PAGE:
Young: Trump can say what he wants, Venezuela remains sovereign state
US President Donald Trump (left), National Security Minister Stuart Young (right)
Trinidad and Tobago will not interfere with the democratic process within Venezuela in spite of calls by US President Donald Trump to recognise Venezuela's Opposition leader Juan Guaido as the country's head of state.
Guaido swore himself in as the country's interim President on Wednesday as he called for an election.
During a media conference held on Wednesday afternoon, Young responded to questions from media as to Trinidad and Tobago's position.
He said he does not believe any country should interfere in the democratic affairs of another.
"At the end of the day, I think sovereign states should respect other sovereign states and that remains Trinidad and Tobago’s position. Our foreign policy is a very clear one of non-intervention. As the Prime Minister has said, we stand ready to assist in whatever way we can, including in any mediatory position that we may be able to play but we certainly don’t think one Government calling on another Government to fall is the right way to go about it."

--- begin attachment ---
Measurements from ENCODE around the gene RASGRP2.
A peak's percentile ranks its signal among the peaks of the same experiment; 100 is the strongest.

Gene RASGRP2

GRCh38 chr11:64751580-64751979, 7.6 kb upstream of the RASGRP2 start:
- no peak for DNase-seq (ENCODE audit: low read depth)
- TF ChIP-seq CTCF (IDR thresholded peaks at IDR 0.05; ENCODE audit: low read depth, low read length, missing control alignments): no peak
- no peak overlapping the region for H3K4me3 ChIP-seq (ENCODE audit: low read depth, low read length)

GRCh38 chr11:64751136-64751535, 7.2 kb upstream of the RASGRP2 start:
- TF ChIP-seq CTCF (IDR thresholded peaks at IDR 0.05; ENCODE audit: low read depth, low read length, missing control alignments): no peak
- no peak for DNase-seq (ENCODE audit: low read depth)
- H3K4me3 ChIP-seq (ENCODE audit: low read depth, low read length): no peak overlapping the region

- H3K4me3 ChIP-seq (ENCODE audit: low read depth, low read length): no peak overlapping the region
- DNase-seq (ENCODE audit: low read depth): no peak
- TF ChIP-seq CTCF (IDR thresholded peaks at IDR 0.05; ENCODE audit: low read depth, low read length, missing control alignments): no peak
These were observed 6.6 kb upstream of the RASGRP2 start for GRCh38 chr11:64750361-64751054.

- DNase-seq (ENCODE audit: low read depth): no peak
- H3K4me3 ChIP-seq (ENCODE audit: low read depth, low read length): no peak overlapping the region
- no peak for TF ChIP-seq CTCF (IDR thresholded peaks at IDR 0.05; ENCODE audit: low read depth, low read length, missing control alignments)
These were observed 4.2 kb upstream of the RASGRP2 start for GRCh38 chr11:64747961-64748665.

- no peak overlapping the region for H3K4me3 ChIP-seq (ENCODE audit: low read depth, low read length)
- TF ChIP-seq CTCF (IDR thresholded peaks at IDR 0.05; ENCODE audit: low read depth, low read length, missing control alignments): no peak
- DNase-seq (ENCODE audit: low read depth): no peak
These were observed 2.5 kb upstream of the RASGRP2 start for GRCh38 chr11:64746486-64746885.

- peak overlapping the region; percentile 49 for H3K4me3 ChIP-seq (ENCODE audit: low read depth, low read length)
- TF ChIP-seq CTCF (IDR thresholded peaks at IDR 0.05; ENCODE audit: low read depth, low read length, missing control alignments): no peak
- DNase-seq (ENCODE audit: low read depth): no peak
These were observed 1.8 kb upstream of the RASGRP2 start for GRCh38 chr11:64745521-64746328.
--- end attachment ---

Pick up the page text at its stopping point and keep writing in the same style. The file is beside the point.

He also said President Trump's call for other countries to see Guaido as the President as opposed to Nicolas Maduro will not change Trinidad's position.
"I too have seen a, I don’t know if it’s a tweet or if it’s an official position from the United States President, that’s his prerogative; he can say whatever he wants. At the end of the day, Venezuela as far as I am aware, remains a sovereign country."
Maduro has responded to Trump's decision to view Guaido as President, announcing that the country will now officially sever all ties with the US. American diplomats now have 72 hours to leave Venezuela.
The US has since refused to pull diplomats from the country and has threatened "appropriate action" if anyone is endangered.